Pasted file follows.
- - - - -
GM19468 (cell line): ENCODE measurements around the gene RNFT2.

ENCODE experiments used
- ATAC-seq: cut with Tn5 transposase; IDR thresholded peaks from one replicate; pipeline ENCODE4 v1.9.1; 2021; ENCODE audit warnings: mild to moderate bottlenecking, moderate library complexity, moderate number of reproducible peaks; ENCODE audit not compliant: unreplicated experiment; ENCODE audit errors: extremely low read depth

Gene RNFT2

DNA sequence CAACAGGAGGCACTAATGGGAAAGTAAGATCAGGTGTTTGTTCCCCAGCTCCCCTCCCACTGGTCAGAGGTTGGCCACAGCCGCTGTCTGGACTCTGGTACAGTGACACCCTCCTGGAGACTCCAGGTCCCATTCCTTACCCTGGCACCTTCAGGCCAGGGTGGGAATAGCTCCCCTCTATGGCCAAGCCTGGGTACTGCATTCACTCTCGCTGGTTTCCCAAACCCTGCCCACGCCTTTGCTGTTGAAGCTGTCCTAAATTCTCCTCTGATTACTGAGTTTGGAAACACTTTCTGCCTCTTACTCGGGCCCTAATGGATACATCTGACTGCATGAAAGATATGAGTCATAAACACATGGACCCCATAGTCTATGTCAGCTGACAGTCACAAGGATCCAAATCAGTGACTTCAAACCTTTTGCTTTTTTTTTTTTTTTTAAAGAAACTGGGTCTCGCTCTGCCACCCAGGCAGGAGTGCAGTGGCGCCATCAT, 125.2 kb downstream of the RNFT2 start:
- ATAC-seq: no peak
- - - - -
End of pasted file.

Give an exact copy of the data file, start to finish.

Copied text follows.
GM19468 (cell line): ENCODE measurements around the gene RNFT2.

ENCODE experiments used
- ATAC-seq: cut with Tn5 transposase; IDR thresholded peaks from one replicate; pipeline ENCODE4 v1.9.1; 2021; ENCODE audit warnings: mild to moderate bottlenecking, moderate library complexity, moderate number of reproducible peaks; ENCODE audit not compliant: unreplicated experiment; ENCODE audit errors: extremely low read depth

Gene RNFT2

DNA sequence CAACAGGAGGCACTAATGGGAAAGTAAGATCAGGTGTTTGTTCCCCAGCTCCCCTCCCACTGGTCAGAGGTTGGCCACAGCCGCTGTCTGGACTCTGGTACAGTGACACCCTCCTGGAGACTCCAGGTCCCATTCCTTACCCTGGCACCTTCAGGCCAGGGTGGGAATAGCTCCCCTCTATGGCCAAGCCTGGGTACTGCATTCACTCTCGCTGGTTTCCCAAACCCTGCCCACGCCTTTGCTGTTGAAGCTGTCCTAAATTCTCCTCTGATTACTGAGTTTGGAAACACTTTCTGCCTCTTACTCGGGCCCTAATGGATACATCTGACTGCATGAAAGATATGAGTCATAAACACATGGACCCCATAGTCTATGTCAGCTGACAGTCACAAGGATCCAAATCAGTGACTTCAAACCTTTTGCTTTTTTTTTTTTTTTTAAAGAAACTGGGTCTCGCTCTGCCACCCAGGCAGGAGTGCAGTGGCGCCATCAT, 125.2 kb downstream of the RNFT2 start:
- ATAC-seq: no peak